Note: this entry has moved.
The abstract TemplateControl class defines an Error event which –by the docs– “…occurs when an unhandled exception is thrown…”. Currently there are only two subclasses of TemplateControl, they’re the famous Page and UserControl. Based on this you can easily infer that any unhandled exception will cause the Error event to fire and you would have a chance to do whatever you want. Up to here everything seems fine so let begin to complicate things a bit…
You already know that to catch an exception you need to explicitly write a try/catch block; but you are not writing one in your Page or UserControl-derived class and the Error event is still firing properly when an exception goes unhandled. So, where is the little magic to make this happen hidden?
We’ll begin by tracing the execution of a Page starting at its implementation of IHttpHandler.ProcessRequest. What interests us most about this method is that depending if transactions are supported or not on the page it will call ProcessRequestTransacted or ProcessRequestMain respectively.
ProcessRequestMain is actually the one in charge for directing the execution of our Page; it will initialize, load viewstate, process postdata, etc, for every control in our page and all this code will be enclosed in a try/catch block (can you see the light now?). A simplified pseudo-code of ProcessRequestMain would look like this:
// For every child control:
// Call Init
// Call LoadViewState
// Call ProcessPostData
// Call Load
// and the list goes on…
// Call Unload for every child control
Note that the code enclosed in the try block consists of what is usually referred as the control execution lifecycle. Following that, we have three catch blocks:
- the first one is just there to ensure that Unload (and Dispose) get properly called even when a page is prematurely ending its execution (ThreadAbortException is a special type of exception that would actually deserve its own post).
- the second one is there to… well I’m not sure. I believe the reasoning behind this may be that a ConfigurationException is more of an application-related exception than a page-related exception so it may make some sense for this exception not to be handled at the page level. Anyway, it should be good to properly document this behaviour in the docs.
Now, if none of the two previous catch blocks got executed, our code will –unfailingly– reach the third one. Inside this last catch block the private Page.HandlerError method is called and depending on its results, the caught exception may be re-thrown thus giving an application-level error handler a chance to catch it later on. The basic idea here is that you could do whatever you want plus having the chance to decide if you want your application-level error handler to still be able to “see” this exception later on.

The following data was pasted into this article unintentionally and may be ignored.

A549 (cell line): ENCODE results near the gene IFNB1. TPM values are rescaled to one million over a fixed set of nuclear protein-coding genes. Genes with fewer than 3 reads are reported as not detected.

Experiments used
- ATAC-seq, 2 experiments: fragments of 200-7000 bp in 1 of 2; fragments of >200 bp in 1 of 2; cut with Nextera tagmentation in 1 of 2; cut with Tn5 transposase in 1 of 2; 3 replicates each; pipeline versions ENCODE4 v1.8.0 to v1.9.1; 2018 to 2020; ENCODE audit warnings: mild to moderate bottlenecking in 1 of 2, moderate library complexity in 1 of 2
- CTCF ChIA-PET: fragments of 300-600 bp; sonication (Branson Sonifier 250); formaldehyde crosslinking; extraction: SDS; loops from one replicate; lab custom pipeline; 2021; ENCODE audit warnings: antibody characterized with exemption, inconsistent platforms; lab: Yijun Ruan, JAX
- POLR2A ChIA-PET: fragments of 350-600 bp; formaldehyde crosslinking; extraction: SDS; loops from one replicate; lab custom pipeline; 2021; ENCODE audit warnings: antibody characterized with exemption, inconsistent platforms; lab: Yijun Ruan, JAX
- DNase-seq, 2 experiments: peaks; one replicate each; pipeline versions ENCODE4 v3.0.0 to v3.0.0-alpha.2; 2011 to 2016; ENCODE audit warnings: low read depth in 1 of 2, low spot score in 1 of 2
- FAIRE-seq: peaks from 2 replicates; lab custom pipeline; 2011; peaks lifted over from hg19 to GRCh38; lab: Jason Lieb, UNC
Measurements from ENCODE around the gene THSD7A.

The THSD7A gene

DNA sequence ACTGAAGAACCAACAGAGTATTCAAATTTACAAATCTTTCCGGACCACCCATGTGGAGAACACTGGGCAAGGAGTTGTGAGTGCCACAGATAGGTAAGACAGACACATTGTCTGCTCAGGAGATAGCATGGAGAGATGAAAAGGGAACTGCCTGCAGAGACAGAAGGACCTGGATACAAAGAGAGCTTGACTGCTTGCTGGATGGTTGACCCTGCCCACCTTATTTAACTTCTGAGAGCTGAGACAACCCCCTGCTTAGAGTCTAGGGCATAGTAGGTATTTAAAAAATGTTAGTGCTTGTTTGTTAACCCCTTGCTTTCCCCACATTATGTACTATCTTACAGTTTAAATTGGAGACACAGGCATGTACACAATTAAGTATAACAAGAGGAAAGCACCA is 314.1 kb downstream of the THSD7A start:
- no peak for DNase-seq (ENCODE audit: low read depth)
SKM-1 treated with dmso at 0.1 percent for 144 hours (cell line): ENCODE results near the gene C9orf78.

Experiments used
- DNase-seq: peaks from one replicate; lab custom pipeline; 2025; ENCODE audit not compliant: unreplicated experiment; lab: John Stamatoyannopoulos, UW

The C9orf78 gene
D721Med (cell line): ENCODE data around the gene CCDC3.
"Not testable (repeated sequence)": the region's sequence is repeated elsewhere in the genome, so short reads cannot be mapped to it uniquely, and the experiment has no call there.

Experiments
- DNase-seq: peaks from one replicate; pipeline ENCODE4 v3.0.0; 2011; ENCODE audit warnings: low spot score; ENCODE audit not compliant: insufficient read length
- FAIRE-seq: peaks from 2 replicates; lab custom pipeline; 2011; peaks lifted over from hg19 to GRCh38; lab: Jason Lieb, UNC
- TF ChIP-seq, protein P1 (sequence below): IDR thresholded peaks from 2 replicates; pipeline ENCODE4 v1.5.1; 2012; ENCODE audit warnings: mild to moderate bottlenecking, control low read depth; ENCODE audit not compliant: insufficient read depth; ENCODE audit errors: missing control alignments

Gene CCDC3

Getting our event handler code called
It is Page.HandlerError method the one that will call TemplateControl.OnError which in turns will fire any delegates attached to the Error event (does this pattern sound familiar to you?). The code looks something like this:
private bool HandlerError(Exception e)
Context.TempError = e;
if(Context.TempError == null)
TempError is an internal HttpContext property that wraps a private member variable that holds the exception that was thrown. If after calling OnError (which in turn will fire all attached delegates) TempError was not cleared (set to null), it means we want to let an application-level error handler “see” the exception. But being TempError an internal property how are we supposed to clear it in our event handler code? We can do this by calling the public HttpContext.ClearError method. Note that to make traditional ASP developers feel right at home, the ASP.NET team added an HttpServerUtility.ClearError method which is just a wrapper for HttpContext.ClearError, so you can write the more familiar:
Instead of the not-so-popular-but-equally-effective:
Error event don’t firing at all
We saw that any exceptions thrown by code enclosed in the try block in ProcessRequestMain will be caught by the catch block and the Error event will fire. This is true for example for any event handler we attach to a control’s event, any other method that these may call, etc. But what happens for code that is actually not enclosed by the above mentioned try block? Take for instance the instantiation of a declaratively added custom control that takes place in the class generated by the parser; that will not be enclosed by the try block shown previously thus any exception that the type constructor (or any other method called by it) may raise won’t be caught by the catch block and the Error event won’t fire. If the exception goes unhandled the application-level error handler still can “see” it, but this is not really what we want, after all it was an exception thrown by a control living on a page, it is an exception related to a page. Be well aware of this as the docs won’t help here.
What’s the story with User Controls?
All the explanation above seems to work well for Page but what happens if we attach a delegate to a UserControl’s Error event? If any exception thrown by code in our UserControl goes unhandled the Error event for the UserControl will not be called. Why? Simply because there is no try/catch logic coded anywhere to make this happen (like ProcessRequestMain does for Page). The documentation doesn’t state this properly which makes people think it can still be done.
Lastly, if you’re already wondering if the Error event at the application-level (HttpApplication.Error) works the same way as what we just saw, the short answer is: yes; the long answer would actually require its own post J